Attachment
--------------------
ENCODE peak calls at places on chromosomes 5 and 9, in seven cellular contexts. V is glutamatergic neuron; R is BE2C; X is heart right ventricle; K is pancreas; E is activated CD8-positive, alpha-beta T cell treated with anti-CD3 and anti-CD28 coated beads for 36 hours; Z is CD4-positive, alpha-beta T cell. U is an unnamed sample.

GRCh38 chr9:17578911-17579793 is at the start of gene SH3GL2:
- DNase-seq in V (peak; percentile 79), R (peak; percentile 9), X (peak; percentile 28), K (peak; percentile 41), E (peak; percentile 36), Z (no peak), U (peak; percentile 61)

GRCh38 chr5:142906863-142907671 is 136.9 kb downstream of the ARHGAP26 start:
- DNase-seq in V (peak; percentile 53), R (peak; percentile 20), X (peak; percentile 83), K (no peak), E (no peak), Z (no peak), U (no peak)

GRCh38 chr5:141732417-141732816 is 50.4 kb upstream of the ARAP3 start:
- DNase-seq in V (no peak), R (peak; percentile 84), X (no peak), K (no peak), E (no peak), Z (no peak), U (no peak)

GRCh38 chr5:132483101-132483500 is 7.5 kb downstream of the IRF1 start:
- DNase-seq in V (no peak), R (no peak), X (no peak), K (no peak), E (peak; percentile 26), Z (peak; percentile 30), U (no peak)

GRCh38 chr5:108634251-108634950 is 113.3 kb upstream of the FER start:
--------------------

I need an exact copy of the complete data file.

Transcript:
ENCODE peak calls at places on chromosomes 5 and 9, in seven cellular contexts. V is glutamatergic neuron; R is BE2C; X is heart right ventricle; K is pancreas; E is activated CD8-positive, alpha-beta T cell treated with anti-CD3 and anti-CD28 coated beads for 36 hours; Z is CD4-positive, alpha-beta T cell. U is an unnamed sample.

GRCh38 chr9:17578911-17579793 is at the start of gene SH3GL2:
- DNase-seq in V (peak; percentile 79), R (peak; percentile 9), X (peak; percentile 28), K (peak; percentile 41), E (peak; percentile 36), Z (no peak), U (peak; percentile 61)

GRCh38 chr5:142906863-142907671 is 136.9 kb downstream of the ARHGAP26 start:
- DNase-seq in V (peak; percentile 53), R (peak; percentile 20), X (peak; percentile 83), K (no peak), E (no peak), Z (no peak), U (no peak)

GRCh38 chr5:141732417-141732816 is 50.4 kb upstream of the ARAP3 start:
- DNase-seq in V (no peak), R (peak; percentile 84), X (no peak), K (no peak), E (no peak), Z (no peak), U (no peak)

GRCh38 chr5:132483101-132483500 is 7.5 kb downstream of the IRF1 start:
- DNase-seq in V (no peak), R (no peak), X (no peak), K (no peak), E (peak; percentile 26), Z (peak; percentile 30), U (no peak)

GRCh38 chr5:108634251-108634950 is 113.3 kb upstream of the FER start: